Topic: Biography/politics and government
Benjamin Franklin (January 17, 1706 [O.S. January 6, 1705] – April 17, 1790) was an American polymath and one of the Founding Fathers of the United States. Franklin was a leading writer, printer, political philosopher, politician, Freemason, postmaster, scientist, inventor, humorist, civic activist, statesman, and diplomat. As a scientist, he was a major figure in the American Enlightenment and the history of physics for his discoveries and theories regarding electricity. As an inventor, he is known for the lightning rod, bifocals, and the Franklin stove, among other inventions. He founded many civic organizations, including the Library Company, Philadelphia's first fire department and the University of Pennsylvania.
Franklin earned the title of "The First American" for his early and indefatigable campaigning for colonial unity, initially as an author and spokesman in London for several colonies. As the first United States Ambassador to France, he exemplified the emerging American nation. Franklin was foundational in defining the American ethos as a marriage of the practical values of thrift, hard work, education, community spirit, self-governing institutions, and opposition to authoritarianism both political and religious, with the scientific and tolerant values of the Enlightenment. In the words of historian Henry Steele Commager, "In a Franklin could be merged the virtues of Puritanism without its defects, the illumination of the Enlightenment without its heat." To Walter Isaacson, this makes Franklin "the most accomplished American of his age and the most influential in inventing the type of society America would become."
Franklin became a successful newspaper editor and printer in Philadelphia, the leading city in the colonies, publishing the Pennsylvania Gazette at the age of 23. He became wealthy publishing this and Poor Richard's Almanack, which he authored under the pseudonym "Richard Saunders". After 1767, he was associated with the Pennsylvania Chronicle, a newspaper that was known for its revolutionary sentiments and criticisms of British policies.
He pioneered and was the first president of Academy and College of Philadelphia which opened in 1751 and later became the University of Pennsylvania. He organized and was the first secretary of the American Philosophical Society and was elected president in 1769. Franklin became a national hero in America as an agent for several colonies when he spearheaded an effort in London to have the Parliament of Great Britain repeal the unpopular Stamp Act. An accomplished diplomat, he was widely admired among the French as American minister to Paris and was a major figure in the development of positive Franco-American relations. His efforts proved vital for the American Revolution in securing shipments of crucial munitions from France.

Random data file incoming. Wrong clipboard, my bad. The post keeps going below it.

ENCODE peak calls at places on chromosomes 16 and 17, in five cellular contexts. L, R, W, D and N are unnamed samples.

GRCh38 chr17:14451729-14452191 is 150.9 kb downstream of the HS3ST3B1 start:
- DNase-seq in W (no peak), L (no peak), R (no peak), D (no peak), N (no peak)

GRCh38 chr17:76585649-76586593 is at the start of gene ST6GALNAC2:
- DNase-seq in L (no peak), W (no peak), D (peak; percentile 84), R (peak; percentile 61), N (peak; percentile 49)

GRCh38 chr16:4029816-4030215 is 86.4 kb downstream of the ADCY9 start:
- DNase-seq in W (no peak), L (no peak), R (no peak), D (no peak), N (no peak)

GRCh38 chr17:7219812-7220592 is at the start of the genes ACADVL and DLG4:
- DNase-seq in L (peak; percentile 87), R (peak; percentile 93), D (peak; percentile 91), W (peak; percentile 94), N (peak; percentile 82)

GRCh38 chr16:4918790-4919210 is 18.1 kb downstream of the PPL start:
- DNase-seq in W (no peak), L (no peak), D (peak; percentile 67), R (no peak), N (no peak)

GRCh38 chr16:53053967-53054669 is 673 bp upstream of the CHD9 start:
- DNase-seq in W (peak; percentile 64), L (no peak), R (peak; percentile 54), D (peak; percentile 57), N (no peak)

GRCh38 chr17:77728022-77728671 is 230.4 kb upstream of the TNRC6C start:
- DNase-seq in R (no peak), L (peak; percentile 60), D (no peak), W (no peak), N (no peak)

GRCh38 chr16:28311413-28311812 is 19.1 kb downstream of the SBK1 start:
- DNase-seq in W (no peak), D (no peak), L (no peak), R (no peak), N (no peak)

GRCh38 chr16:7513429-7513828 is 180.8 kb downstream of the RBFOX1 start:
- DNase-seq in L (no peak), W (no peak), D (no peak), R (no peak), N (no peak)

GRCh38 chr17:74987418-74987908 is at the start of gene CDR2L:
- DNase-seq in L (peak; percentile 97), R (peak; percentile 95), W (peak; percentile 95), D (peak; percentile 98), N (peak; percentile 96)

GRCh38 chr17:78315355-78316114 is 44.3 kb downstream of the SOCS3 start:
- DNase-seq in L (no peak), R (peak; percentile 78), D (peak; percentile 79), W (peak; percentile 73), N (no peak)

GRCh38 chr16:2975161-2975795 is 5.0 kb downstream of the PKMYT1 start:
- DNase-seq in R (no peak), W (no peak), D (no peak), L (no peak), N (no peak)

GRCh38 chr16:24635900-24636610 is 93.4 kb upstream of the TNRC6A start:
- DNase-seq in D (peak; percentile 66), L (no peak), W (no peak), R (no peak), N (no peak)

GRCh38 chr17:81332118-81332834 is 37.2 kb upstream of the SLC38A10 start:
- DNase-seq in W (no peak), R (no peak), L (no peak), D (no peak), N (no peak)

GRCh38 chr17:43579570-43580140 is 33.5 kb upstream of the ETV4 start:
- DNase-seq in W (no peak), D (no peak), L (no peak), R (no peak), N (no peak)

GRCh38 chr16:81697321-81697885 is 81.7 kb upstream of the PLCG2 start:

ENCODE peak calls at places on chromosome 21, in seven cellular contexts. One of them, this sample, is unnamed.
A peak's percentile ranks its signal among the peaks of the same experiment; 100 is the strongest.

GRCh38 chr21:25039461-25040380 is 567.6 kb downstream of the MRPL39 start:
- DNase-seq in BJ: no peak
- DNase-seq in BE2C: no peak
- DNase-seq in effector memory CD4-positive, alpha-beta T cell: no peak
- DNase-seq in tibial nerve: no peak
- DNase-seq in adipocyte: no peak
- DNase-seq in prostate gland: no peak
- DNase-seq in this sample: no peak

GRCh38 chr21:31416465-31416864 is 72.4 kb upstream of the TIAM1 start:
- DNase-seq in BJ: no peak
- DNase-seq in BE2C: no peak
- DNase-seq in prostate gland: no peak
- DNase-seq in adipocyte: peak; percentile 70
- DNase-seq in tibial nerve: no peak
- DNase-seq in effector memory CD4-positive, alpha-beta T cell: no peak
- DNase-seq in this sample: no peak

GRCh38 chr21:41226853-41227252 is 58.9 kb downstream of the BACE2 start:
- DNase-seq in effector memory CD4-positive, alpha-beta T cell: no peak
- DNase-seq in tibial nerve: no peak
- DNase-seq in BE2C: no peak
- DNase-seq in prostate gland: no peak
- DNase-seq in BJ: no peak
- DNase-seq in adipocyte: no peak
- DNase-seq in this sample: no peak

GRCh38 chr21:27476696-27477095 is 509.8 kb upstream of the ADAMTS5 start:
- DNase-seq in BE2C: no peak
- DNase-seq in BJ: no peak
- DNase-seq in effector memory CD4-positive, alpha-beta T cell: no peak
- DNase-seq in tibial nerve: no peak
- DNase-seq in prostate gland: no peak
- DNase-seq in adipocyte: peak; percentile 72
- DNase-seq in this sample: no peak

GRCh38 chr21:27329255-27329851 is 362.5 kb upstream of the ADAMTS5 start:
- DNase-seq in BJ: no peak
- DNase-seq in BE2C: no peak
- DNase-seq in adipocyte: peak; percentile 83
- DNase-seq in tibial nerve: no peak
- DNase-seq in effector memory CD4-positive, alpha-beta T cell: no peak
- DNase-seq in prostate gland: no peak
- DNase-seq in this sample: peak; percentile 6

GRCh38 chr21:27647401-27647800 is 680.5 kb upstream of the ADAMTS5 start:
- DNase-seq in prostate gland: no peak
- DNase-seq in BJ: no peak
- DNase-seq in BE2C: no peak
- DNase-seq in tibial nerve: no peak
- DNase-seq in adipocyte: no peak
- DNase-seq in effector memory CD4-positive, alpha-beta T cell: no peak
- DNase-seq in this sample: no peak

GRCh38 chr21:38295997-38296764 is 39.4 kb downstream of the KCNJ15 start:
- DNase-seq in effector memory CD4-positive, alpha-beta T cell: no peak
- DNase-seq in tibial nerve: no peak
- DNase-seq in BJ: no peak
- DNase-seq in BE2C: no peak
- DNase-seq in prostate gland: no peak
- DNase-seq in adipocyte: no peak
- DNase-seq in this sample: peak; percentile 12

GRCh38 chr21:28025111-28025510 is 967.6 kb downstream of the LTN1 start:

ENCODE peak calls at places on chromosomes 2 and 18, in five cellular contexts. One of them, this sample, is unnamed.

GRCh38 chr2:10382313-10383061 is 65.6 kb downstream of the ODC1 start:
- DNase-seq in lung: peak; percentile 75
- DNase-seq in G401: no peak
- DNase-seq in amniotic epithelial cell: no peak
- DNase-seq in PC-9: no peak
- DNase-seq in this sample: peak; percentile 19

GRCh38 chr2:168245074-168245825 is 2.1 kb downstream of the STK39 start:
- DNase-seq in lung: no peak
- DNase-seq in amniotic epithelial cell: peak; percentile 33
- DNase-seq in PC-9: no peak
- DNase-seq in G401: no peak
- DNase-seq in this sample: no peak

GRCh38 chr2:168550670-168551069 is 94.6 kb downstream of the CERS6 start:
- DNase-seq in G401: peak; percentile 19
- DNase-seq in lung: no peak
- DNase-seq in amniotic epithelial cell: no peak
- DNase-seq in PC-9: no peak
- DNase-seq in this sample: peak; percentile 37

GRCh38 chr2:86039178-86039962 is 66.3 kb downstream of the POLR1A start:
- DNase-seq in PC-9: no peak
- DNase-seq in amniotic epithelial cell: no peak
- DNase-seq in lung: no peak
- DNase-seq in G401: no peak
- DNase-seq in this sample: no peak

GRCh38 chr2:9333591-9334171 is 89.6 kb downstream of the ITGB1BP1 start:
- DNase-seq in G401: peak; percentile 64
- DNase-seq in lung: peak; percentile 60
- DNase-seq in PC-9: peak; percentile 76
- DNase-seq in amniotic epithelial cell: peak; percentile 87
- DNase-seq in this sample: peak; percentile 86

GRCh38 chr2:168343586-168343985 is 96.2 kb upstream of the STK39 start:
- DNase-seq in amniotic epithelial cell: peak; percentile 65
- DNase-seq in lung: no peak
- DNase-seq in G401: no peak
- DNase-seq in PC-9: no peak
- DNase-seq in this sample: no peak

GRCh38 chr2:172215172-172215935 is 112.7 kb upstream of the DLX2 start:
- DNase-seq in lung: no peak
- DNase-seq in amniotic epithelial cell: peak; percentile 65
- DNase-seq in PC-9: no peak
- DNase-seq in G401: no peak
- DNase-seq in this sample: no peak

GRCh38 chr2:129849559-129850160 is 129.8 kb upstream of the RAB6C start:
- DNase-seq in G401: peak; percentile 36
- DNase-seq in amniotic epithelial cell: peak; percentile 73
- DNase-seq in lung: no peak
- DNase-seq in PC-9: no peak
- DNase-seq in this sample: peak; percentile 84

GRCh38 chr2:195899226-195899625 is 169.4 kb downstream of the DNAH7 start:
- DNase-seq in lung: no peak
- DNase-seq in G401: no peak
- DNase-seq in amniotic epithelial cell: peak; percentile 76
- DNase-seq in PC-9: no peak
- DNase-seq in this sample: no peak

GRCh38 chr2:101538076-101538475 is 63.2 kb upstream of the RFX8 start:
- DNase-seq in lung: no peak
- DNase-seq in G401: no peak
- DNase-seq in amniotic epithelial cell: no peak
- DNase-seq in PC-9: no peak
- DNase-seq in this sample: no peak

He was promoted to deputy postmaster-general for the British colonies in 1753, having been Philadelphia postmaster for many years, and this enabled him to set up the first national communications network. During the revolution, he became the first United States Postmaster General. He was active in community affairs and colonial and state politics, as well as national and international affairs. From 1785 to 1788, he served as governor of Pennsylvania. He initially owned and dealt in slaves but, by the late 1750s, he began arguing against slavery and became an abolitionist.
His life and legacy of scientific and political achievement, and his status as one of America's most influential Founding Fathers, have seen Franklin honored more than two centuries after his death on coinage and the $100 bill, warships, and the names of many towns, counties, educational institutions, and corporations, as well as countless cultural references.
- "Benjamin Franklin's 13 virtues" | 2012-09-04 | 101 Upvotes 73 Comments
Greta Tintin Eleonora Ernman Thunberg (Swedish: [ˈɡrêːta ˈtʉ̂ːnbærj] (listen); born 3 January 2003) is a Swedish environmental activist who has gained international recognition for promoting the view that humanity is facing an existential crisis arising from climate change. Thunberg is known for her youth and her straightforward speaking manner, both in public and to political leaders and assemblies, in which she criticizes world leaders for their failure to take sufficient action to address the climate crisis.
Thunberg's activism started after convincing her parents to adopt several lifestyle choices to reduce their own carbon footprint. In August 2018, at age 15, she started spending her school days outside the Swedish parliament to call for stronger action on climate change by holding up a sign reading Skolstrejk för klimatet (School strike for climate). Soon, other students engaged in similar protests in their own communities. Together, they organised a school climate strike movement under the name Fridays for Future. After Thunberg addressed the 2018 United Nations Climate Change Conference, student strikes took place every week somewhere in the world. In 2019, there were multiple coordinated multi-city protests involving over a million students each. To avoid flying, Thunberg sailed to North America where she attended the 2019 UN Climate Action Summit. Her speech there, in which she exclaimed "how dare you", was widely taken up by the press and incorporated into music.